An Exceptional Pair of George II Period Carved Walnut 'Gainsborough' Armchairs Attributed to the Workshop of Giles Grendey

English, circa 1740


Height: 38 ½ in (98 cm)   
Width: 30 ½ in (77 cm)   
Depth: 30 ½ in (77 cm)

These generous armchairs have been upholstered in eighteenth century blue silk damask of the same date of the chairs. This silk has survived in extraordinary condition, the depth of the colour a remarkable survival, retaining its original lustre and sheen.


+44 20 7584 2200

The square backs with serpentine padded arms and concave supports, carved with acanthus leaves headed with rosettes. The seat and back upholstered in eighteenth century upholstery silk damask and close nailed on three sides. The two front cabriole legs, carved with acanthus and rosettes, terminating in claw and ball feet. The back legs of similar cabriole form with scrolled ears. Both legs are stamped with the makers initials W.F.

These open armchairs are attributed to Giles Grendey (c.1780) of St. John’s Square, Clerkenwell, based on their close similarity to chairs by this maker. This pair is virtually identical to a set of sixteen in the collection at Stourhead, Wiltshire, the former seat of the Hoare family. The Dictionary of English Furniture Makers, 1660-1840 records that Grendey was supplying furniture from 1746-56 to Sir Henry Hoare at Stourhead.
A pair of chairs of comparable model by Grendey, probably from the set supplied to the Hon. George Shirley (c.1787), fifth son of the 1st Earl of Ferrars (d.1717) from whom he inherited Ettington Park, Warwickshire, bear the same journeyman’s initial stamp ‘WF’ as these, thereby strengthening the attribution to Giles Grendey.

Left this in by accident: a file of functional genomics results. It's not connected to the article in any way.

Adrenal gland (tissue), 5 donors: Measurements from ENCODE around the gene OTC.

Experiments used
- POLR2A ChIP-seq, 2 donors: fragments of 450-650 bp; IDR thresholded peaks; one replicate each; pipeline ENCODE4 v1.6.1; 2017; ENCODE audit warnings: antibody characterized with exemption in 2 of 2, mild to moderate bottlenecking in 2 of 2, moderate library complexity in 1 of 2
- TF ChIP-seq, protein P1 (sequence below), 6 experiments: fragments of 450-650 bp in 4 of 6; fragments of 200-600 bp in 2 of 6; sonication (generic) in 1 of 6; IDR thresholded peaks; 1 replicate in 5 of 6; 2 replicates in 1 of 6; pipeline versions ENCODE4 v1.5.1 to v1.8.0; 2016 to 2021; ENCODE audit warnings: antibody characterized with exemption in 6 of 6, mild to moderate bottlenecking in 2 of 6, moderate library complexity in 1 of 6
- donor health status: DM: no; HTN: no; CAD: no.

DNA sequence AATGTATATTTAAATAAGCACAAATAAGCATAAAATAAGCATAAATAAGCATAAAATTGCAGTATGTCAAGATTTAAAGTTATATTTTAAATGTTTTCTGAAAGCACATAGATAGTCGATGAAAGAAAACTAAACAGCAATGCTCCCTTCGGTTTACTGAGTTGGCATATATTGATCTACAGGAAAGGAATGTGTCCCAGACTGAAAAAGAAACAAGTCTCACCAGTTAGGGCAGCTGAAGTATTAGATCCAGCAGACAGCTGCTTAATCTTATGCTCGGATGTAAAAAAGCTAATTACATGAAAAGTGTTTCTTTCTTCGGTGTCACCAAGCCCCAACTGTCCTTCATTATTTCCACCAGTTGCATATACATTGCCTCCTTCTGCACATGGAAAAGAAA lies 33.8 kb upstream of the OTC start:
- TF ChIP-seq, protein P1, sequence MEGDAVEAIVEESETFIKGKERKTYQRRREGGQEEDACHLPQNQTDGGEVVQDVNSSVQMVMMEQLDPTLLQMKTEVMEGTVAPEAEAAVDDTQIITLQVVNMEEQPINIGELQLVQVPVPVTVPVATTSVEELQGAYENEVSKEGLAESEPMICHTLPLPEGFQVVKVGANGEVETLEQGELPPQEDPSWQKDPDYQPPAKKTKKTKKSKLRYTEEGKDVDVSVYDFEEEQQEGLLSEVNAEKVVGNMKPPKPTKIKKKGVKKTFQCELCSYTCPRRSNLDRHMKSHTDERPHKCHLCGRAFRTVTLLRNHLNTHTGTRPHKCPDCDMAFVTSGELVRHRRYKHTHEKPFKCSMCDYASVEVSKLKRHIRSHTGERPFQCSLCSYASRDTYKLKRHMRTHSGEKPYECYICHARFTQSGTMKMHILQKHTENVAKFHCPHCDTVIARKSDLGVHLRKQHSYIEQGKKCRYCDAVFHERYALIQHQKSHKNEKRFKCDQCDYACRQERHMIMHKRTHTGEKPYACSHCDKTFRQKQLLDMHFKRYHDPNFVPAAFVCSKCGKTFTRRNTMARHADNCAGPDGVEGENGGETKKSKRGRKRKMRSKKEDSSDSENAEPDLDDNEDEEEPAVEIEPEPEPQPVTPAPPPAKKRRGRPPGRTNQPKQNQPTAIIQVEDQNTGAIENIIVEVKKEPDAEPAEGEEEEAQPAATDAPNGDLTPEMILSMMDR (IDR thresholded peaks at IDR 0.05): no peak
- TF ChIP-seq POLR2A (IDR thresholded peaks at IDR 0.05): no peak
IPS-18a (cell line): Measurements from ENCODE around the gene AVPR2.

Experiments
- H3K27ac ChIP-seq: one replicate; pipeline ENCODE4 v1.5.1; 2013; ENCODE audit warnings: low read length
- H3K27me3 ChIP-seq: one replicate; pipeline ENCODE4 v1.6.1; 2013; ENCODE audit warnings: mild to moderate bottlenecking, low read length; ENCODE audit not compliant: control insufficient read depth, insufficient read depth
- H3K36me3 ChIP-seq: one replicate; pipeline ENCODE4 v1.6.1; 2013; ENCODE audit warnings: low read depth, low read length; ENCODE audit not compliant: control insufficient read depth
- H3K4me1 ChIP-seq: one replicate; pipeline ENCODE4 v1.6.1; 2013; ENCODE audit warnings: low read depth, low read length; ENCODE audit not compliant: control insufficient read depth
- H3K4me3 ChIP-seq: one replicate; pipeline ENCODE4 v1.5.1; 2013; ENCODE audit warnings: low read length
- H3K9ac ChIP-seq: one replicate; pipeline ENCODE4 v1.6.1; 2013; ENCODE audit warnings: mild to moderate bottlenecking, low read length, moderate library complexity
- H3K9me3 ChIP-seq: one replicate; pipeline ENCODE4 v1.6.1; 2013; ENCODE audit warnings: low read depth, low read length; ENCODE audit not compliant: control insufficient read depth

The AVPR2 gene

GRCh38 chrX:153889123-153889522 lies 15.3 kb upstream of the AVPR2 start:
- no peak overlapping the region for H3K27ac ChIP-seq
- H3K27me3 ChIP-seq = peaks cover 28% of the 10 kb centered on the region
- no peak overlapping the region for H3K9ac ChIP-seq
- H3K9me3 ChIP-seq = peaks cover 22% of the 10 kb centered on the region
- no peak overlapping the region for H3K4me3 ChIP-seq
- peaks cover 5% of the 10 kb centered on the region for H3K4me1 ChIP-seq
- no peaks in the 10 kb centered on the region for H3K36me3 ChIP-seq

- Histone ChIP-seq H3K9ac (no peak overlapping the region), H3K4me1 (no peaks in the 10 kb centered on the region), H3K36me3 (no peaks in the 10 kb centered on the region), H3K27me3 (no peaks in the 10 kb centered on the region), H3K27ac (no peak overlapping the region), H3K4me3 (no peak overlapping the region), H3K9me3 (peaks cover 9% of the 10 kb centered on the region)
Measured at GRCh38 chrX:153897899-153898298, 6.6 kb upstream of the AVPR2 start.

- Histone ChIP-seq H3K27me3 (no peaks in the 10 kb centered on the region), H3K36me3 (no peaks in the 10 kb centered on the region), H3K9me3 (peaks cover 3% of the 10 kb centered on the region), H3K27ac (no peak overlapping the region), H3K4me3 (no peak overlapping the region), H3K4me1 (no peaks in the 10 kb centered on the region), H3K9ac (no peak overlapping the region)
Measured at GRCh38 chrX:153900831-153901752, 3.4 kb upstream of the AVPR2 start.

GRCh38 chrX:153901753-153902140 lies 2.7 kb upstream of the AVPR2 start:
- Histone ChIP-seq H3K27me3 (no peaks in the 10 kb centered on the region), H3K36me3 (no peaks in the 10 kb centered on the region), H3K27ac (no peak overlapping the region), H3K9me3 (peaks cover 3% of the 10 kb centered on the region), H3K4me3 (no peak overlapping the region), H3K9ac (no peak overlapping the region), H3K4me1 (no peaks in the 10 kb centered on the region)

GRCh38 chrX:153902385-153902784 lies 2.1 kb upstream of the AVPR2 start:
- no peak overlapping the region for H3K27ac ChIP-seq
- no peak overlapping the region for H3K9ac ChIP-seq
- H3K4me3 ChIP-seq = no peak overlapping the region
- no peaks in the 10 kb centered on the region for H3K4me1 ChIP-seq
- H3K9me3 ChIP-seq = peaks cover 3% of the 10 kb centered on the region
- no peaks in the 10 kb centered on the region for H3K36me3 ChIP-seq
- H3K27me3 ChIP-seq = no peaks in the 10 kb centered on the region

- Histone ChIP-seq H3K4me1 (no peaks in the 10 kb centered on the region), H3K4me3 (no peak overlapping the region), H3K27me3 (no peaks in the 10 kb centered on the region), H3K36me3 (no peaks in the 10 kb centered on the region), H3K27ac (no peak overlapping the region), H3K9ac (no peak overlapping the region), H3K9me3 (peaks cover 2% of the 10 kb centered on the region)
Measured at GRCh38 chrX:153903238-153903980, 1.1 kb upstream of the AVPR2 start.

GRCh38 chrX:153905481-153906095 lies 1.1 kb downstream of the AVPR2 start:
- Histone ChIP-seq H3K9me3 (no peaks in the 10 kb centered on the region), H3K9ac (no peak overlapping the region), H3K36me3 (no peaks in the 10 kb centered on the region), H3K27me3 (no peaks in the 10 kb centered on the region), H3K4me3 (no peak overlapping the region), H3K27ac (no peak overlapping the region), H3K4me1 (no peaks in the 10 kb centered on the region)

The same ‘WF’ stamp appears on an impressive set of dinning-chairs and almost certainly supplied to John, 1st earl Poulett for Hinton House, Somerset (E. Lennox-Boyd, ed., Masterpieces of English Furniture: The Gerstenfeld Collection, London 1998, p. 110, fig. 85 and p. 208, no. 34). Furthermore, an armchair from a suite of seat-furniture from Gunton Park, Norfolk, is applied with Grendey’s shorter trade label (C. Gilbert, Pictorial Dictionary of Marked London Furniture 1700-1840, Leeds, 1996, p. 243, fig. 437). Other similar chairs were in the celebrated collection of Percival D. Griffiths at Sandridgebury, Hertfordshire (R.W Symonds, English Furniture from Charles II to George II, London, 1929, pp 155, figs 101-102; fig 102 sold as part of the Griffiths sale, Christie’s, London, 11 May 1939, lot 285, and again 7 April 1983, lot 155.) The closest model, with acanthus-carved supports and claw-and-ball feet, to be offered recently at auction sold Sotheby’s New York, 30 October 2002, lot 105 ($89,625 inc. premium).


An Exceptional Pair of George II Period Carved Walnut 'Gainsborough' Armchairs Attributed to the Workshop of Giles Grendey